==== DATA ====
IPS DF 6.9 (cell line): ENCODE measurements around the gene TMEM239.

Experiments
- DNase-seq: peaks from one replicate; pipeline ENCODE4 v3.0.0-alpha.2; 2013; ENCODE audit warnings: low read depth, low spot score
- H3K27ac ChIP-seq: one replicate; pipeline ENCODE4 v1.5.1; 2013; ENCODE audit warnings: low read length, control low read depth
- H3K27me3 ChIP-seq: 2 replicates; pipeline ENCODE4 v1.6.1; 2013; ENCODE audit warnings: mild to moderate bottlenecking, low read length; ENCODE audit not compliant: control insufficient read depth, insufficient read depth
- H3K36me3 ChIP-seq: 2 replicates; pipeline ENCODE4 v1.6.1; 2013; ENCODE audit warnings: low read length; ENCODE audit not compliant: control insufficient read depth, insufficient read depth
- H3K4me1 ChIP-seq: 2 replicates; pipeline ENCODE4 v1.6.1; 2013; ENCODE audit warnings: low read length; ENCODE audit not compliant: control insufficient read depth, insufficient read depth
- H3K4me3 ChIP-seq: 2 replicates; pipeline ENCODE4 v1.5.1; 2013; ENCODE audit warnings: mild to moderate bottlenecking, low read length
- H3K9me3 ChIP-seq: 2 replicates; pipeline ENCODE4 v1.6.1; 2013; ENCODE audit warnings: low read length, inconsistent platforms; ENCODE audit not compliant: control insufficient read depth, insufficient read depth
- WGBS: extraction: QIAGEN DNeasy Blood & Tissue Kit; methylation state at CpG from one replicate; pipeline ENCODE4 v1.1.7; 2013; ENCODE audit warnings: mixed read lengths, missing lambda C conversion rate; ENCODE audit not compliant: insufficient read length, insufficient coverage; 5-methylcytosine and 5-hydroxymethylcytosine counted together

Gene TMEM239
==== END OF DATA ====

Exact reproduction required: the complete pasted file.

IPS DF 6.9 (cell line): ENCODE measurements around the gene TMEM239.

Experiments
- DNase-seq: peaks from one replicate; pipeline ENCODE4 v3.0.0-alpha.2; 2013; ENCODE audit warnings: low read depth, low spot score
- H3K27ac ChIP-seq: one replicate; pipeline ENCODE4 v1.5.1; 2013; ENCODE audit warnings: low read length, control low read depth
- H3K27me3 ChIP-seq: 2 replicates; pipeline ENCODE4 v1.6.1; 2013; ENCODE audit warnings: mild to moderate bottlenecking, low read length; ENCODE audit not compliant: control insufficient read depth, insufficient read depth
- H3K36me3 ChIP-seq: 2 replicates; pipeline ENCODE4 v1.6.1; 2013; ENCODE audit warnings: low read length; ENCODE audit not compliant: control insufficient read depth, insufficient read depth
- H3K4me1 ChIP-seq: 2 replicates; pipeline ENCODE4 v1.6.1; 2013; ENCODE audit warnings: low read length; ENCODE audit not compliant: control insufficient read depth, insufficient read depth
- H3K4me3 ChIP-seq: 2 replicates; pipeline ENCODE4 v1.5.1; 2013; ENCODE audit warnings: mild to moderate bottlenecking, low read length
- H3K9me3 ChIP-seq: 2 replicates; pipeline ENCODE4 v1.6.1; 2013; ENCODE audit warnings: low read length, inconsistent platforms; ENCODE audit not compliant: control insufficient read depth, insufficient read depth
- WGBS: extraction: QIAGEN DNeasy Blood & Tissue Kit; methylation state at CpG from one replicate; pipeline ENCODE4 v1.1.7; 2013; ENCODE audit warnings: mixed read lengths, missing lambda C conversion rate; ENCODE audit not compliant: insufficient read length, insufficient coverage; 5-methylcytosine and 5-hydroxymethylcytosine counted together

Gene TMEM239